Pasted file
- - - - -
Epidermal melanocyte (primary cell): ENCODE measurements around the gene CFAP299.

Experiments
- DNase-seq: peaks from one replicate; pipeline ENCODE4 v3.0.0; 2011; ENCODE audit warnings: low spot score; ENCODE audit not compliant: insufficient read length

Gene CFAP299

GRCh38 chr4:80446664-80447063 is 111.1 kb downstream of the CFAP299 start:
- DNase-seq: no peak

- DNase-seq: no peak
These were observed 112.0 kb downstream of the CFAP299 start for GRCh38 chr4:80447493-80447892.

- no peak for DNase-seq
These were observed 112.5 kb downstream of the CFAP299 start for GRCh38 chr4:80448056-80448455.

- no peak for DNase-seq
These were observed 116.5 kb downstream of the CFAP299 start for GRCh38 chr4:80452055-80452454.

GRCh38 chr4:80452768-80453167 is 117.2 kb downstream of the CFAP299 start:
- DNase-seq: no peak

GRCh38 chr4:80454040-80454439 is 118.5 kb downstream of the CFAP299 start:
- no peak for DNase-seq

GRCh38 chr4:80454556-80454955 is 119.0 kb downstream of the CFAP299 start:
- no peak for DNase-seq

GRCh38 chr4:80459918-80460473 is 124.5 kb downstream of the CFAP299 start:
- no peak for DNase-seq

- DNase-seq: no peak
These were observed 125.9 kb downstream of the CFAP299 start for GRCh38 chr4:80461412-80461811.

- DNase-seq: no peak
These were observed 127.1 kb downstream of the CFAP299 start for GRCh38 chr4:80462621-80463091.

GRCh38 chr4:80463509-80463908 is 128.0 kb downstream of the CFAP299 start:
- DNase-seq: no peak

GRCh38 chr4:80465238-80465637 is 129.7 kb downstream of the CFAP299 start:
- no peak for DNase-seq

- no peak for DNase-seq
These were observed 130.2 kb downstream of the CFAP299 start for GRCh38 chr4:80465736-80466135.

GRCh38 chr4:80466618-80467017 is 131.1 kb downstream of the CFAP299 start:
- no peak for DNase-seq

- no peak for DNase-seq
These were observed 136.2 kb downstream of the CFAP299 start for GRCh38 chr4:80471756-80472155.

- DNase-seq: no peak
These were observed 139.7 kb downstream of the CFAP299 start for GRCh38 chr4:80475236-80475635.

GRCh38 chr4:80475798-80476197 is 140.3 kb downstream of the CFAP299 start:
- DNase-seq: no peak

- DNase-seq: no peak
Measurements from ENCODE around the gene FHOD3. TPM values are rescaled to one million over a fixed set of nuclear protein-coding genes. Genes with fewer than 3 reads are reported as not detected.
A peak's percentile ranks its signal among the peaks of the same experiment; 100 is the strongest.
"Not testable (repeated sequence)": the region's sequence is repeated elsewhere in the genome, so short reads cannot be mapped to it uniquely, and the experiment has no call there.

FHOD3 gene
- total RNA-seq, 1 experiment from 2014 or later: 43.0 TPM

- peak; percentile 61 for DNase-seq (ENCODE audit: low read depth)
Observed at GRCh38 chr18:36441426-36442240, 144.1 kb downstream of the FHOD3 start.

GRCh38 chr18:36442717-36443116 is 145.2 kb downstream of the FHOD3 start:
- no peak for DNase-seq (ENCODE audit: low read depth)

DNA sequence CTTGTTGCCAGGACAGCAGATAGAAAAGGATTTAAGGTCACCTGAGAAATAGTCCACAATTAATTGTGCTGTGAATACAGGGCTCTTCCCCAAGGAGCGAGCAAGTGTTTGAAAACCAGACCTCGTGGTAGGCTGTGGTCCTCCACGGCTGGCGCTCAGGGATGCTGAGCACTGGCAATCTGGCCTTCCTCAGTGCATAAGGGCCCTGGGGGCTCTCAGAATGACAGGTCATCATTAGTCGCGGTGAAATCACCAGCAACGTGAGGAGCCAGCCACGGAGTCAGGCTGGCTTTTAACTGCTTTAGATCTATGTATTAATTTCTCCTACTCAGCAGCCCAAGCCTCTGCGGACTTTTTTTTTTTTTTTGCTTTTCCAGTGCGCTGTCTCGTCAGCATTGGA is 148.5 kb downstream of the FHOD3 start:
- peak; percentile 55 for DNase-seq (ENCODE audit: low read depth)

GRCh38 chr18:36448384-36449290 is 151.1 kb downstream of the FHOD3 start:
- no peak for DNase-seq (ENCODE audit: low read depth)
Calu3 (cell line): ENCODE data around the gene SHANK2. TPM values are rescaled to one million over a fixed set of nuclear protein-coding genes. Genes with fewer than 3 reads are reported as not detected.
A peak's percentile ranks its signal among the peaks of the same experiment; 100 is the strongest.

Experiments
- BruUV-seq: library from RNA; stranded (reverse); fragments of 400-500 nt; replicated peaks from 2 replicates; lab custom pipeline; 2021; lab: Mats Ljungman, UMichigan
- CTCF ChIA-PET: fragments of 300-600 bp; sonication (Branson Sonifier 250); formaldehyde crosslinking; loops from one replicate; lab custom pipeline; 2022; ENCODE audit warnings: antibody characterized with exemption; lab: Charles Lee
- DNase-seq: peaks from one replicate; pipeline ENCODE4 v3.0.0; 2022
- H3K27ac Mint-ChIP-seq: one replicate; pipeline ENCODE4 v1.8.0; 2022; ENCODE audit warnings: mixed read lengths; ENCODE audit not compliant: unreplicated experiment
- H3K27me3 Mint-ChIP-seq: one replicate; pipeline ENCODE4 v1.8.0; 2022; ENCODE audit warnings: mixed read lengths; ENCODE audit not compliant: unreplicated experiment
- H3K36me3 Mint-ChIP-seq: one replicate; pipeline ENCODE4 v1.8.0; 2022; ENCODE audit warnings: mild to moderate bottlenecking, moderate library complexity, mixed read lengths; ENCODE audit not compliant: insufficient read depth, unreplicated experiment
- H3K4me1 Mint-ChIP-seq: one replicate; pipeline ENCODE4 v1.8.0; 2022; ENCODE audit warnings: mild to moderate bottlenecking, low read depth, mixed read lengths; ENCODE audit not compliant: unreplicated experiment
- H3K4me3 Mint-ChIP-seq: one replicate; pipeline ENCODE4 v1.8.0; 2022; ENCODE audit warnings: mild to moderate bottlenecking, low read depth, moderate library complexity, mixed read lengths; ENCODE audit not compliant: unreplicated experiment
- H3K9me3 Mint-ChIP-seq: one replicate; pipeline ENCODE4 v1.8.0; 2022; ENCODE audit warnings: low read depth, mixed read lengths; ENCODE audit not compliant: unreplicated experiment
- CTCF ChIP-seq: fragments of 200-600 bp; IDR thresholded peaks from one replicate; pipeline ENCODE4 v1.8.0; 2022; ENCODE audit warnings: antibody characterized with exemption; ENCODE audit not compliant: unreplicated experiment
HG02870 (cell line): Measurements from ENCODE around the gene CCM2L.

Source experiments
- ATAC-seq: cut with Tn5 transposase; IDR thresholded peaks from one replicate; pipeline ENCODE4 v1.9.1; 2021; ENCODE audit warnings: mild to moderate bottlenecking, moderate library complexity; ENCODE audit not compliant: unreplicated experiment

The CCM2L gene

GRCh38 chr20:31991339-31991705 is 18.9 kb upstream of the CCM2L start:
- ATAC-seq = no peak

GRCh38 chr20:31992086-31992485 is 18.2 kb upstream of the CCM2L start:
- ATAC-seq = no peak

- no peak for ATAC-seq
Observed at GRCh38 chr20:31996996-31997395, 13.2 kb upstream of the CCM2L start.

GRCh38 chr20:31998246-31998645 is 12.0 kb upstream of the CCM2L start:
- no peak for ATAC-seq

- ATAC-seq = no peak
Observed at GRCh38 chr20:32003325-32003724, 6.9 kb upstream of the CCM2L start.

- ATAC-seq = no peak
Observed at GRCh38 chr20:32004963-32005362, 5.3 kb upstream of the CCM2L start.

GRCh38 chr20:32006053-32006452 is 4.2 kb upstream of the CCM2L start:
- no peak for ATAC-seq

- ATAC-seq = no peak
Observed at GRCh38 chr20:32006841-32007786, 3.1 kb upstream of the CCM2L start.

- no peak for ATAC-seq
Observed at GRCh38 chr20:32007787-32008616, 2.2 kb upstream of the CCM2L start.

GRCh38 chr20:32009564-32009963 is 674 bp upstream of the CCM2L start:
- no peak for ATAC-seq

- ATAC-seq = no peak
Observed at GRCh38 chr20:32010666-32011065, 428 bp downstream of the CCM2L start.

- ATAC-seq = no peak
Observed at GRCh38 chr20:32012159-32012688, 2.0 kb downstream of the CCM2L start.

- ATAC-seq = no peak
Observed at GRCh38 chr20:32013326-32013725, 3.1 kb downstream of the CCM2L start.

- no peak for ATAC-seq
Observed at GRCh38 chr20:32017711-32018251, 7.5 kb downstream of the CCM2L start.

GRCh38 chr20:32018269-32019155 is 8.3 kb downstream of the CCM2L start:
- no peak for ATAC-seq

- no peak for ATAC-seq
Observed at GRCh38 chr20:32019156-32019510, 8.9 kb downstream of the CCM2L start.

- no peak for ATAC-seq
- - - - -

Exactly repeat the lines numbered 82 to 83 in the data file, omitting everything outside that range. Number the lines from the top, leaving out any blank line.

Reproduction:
GRCh38 chr20:32006053-32006452 is 4.2 kb upstream of the CCM2L start:
- no peak for ATAC-seq